The weather threw the book at us, But this cadre of pastor-teacher-professionals was up to the challenge. They were determined to the see the land of Jesus with their own eyes.
Thirteen explorers from five U.S. states met at the opening of 2017 to walk the Jesus Trail. The Trail is a blazed course that passes through urban and rural regions of northern Israel-Palestine. Many sites of significance were encountered by the group; these give testimony to the deep and diverse history of the area known as Galilee.
The bowl that holds Nazareth has a concrete rim. Because of the vista it offers, optimistic developers have dubbed that rim “Heaven’s Promenade.” The reality falls short of this lofty promise. Closer to earth, it is simply the al-Nabi Sa’in Ridge.
I rise so as not to disturb other sleepers. Three Columbians, two young men and one woman, came into the hostel last night to join the two Canadians and myself already in residence. One of the Columbians took the bunk beside me, another swung into the bunk directly above. I listen to their breathing. It is slow and regular. The single oscillating fan cools the room and helps cover the noise of my exit. I dress and drag my pack out from under the bed. I carry it into the courtyard and set it on a bench.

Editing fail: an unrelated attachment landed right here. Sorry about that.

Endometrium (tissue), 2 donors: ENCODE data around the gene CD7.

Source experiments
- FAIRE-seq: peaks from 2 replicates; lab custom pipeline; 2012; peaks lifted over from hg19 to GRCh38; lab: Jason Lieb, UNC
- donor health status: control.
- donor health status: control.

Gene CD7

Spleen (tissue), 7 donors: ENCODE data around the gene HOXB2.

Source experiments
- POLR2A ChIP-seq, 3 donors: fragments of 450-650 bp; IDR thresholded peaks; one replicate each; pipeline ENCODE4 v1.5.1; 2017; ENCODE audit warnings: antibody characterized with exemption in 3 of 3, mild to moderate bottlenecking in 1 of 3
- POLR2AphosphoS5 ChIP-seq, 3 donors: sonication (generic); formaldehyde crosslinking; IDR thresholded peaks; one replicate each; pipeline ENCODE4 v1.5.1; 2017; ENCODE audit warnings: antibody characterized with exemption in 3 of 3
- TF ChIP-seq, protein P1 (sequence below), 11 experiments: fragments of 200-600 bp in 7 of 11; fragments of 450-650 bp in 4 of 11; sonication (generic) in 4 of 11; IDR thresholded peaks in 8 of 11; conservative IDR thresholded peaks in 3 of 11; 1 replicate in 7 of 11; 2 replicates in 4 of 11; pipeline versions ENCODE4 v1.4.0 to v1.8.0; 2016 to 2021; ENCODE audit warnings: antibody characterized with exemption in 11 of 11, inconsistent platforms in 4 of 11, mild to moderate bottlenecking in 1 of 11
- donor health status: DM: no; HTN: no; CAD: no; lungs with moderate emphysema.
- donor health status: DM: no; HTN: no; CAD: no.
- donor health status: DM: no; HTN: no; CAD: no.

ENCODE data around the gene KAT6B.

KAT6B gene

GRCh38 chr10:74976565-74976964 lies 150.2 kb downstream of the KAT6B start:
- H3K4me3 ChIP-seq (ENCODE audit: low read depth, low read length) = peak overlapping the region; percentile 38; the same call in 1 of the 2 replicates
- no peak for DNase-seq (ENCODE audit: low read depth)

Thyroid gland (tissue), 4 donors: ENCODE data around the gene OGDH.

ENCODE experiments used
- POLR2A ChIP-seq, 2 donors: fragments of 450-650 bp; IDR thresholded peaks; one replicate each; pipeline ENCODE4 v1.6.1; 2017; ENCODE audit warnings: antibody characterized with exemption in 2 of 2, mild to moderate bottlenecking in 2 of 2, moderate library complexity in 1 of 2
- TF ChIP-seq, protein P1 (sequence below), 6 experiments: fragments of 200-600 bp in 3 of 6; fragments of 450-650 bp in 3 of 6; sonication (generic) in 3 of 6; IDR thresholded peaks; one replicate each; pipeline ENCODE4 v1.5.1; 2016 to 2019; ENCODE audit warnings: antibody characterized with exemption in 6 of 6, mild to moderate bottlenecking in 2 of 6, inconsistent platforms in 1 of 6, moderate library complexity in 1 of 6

Nazareth is a congested place, a town poured in a limestone bowl. Undisciplined roads scrape the steep slopes. Some 100,000 people call this miracle-site home, and oddly enough, in a modern manifestation of honking glory, they all manage to pound away on their car horns at precisely the same time. Daily. The city is a perpetual traffic jam.
Linda is not your usual tour-guide. Of course, hers is not your usual tour.
For starters, this tour is free. It originates daily from the Fauzi Azar Inn. And even though the focus of our walkabout is Nazareth, the boyhood home of Jesus, the tour is not about the churches or shrines or even the mosques that draw most folks to this town.
The Fauzi Azar Inn is a structure with a story.
I learn this from an elegant lady who knows it best. What I consider to be just a place to spend the night, she remembers as a childhood home. Her name is Suraida and she is the granddaughter of Fauzi Azar.